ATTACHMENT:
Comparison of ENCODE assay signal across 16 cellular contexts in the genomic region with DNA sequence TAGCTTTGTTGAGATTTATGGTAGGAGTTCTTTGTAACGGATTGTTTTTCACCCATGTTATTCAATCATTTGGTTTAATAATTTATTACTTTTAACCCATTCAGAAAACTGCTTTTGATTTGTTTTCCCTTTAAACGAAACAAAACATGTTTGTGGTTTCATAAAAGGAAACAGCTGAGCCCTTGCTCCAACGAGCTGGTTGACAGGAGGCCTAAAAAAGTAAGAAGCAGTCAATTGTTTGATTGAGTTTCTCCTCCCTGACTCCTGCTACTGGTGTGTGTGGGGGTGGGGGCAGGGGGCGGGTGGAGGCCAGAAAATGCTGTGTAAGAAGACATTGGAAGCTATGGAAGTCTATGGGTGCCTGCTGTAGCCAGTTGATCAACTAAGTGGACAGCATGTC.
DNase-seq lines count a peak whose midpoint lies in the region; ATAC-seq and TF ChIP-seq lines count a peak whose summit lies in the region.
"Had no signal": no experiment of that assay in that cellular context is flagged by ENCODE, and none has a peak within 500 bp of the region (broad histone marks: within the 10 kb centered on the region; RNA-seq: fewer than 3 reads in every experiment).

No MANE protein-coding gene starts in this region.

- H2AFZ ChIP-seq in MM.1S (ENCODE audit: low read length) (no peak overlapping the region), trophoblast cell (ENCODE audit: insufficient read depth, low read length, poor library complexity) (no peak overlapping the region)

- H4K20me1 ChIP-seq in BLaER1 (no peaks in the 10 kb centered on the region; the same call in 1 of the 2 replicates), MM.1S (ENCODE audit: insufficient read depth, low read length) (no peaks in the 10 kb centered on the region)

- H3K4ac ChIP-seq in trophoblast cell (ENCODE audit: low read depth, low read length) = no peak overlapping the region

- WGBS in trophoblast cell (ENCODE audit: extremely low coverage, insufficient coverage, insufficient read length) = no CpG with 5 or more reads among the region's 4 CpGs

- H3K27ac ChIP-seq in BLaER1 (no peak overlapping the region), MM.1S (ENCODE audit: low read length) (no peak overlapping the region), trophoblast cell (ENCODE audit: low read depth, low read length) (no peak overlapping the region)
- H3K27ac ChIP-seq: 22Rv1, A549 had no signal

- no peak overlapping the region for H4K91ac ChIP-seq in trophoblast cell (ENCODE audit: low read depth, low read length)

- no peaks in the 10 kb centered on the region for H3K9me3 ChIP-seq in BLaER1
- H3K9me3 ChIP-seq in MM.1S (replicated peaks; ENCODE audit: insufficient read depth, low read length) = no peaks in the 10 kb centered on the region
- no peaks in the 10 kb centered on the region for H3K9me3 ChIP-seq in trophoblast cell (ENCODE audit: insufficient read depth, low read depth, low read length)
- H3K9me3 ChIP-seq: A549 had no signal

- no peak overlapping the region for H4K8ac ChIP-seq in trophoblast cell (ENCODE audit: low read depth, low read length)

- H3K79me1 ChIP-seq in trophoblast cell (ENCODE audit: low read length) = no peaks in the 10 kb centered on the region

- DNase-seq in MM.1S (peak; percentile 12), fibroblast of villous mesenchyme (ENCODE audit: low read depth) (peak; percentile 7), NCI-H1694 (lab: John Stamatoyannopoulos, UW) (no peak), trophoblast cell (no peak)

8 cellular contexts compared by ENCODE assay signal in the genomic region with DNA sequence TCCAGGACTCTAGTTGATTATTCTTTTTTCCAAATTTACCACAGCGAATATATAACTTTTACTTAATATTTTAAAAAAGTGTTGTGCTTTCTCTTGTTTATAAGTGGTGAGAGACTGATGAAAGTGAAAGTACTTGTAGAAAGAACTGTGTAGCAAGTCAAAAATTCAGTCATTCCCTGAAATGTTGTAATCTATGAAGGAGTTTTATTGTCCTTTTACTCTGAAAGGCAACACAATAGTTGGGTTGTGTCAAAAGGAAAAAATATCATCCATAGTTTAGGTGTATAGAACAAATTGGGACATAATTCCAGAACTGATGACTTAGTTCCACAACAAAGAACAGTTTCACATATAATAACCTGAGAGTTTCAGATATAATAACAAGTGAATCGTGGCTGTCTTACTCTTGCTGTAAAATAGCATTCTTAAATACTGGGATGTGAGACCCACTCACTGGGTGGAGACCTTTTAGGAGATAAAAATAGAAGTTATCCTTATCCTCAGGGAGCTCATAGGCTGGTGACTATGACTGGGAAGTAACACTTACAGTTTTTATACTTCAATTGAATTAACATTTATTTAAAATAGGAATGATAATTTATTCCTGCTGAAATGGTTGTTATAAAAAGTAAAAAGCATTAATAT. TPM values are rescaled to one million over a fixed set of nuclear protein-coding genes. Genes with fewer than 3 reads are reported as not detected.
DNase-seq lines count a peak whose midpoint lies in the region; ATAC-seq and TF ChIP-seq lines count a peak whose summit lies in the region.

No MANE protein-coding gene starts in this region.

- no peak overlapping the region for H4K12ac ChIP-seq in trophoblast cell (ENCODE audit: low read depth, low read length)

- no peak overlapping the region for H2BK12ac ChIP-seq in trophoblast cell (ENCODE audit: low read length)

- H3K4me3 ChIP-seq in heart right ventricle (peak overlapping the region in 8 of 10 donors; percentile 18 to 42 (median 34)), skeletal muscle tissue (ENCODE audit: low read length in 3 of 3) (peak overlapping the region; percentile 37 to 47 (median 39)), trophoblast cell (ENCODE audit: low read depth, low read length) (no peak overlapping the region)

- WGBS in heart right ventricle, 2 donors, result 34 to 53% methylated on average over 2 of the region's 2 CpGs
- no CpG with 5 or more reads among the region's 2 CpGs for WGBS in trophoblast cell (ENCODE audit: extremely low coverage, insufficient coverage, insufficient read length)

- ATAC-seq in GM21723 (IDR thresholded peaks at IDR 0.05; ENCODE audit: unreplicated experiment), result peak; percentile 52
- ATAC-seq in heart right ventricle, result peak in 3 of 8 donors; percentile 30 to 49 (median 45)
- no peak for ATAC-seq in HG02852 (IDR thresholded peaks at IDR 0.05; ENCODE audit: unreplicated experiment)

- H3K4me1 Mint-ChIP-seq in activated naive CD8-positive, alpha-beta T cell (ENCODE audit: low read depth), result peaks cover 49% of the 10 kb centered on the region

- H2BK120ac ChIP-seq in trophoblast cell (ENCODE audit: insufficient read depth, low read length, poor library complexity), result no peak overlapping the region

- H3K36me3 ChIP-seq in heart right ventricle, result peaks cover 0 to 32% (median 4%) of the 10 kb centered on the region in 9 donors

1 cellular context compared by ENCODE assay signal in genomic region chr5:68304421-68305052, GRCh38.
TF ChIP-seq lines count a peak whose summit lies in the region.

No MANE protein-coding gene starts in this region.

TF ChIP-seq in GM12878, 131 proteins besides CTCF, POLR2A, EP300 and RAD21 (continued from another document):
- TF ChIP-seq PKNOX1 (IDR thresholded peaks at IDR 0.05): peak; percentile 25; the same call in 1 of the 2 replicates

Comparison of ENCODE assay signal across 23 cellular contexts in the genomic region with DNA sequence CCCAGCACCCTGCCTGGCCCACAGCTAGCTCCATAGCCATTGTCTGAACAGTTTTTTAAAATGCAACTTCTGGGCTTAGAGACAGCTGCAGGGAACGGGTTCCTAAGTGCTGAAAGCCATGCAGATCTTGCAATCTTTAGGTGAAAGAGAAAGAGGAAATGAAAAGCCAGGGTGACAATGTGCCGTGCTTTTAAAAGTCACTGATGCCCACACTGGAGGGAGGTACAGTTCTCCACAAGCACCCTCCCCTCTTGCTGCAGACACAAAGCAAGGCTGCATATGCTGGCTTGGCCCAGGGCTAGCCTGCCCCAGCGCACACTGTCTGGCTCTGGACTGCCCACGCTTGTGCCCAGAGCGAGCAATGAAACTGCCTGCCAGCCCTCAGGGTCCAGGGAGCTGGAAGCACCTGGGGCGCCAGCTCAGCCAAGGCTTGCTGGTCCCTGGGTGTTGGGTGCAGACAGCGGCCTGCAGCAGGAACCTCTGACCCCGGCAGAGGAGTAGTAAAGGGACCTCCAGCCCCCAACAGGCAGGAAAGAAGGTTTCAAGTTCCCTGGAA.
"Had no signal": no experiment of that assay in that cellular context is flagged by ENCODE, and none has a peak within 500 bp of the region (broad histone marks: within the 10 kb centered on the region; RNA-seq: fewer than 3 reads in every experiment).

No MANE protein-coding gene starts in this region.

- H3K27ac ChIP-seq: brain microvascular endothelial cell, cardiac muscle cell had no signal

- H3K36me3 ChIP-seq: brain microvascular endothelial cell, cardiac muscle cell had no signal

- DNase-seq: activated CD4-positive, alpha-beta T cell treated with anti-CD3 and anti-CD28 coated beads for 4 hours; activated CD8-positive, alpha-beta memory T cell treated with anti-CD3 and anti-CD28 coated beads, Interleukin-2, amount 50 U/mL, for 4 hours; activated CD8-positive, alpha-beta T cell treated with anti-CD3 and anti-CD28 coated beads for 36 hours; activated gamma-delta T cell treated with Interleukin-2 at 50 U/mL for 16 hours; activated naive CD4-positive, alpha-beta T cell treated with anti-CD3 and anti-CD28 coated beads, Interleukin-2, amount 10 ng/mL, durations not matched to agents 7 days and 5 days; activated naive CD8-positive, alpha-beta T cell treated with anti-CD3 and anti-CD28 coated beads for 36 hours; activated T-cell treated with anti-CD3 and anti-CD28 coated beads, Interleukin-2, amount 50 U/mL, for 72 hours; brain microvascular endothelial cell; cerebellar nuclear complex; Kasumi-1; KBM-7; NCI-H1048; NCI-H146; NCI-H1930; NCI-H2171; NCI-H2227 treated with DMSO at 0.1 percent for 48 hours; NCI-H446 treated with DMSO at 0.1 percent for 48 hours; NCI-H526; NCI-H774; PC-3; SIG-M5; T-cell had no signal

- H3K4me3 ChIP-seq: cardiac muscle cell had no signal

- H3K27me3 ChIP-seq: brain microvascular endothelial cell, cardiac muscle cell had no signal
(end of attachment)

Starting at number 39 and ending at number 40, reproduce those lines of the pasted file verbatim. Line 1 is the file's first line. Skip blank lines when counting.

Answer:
"Had no signal": no experiment of that assay in that cellular context is flagged by ENCODE, and none has a peak within 500 bp of the region (broad histone marks: within the 10 kb centered on the region; RNA-seq: fewer than 3 reads in every experiment).

No MANE protein-coding gene starts in this region.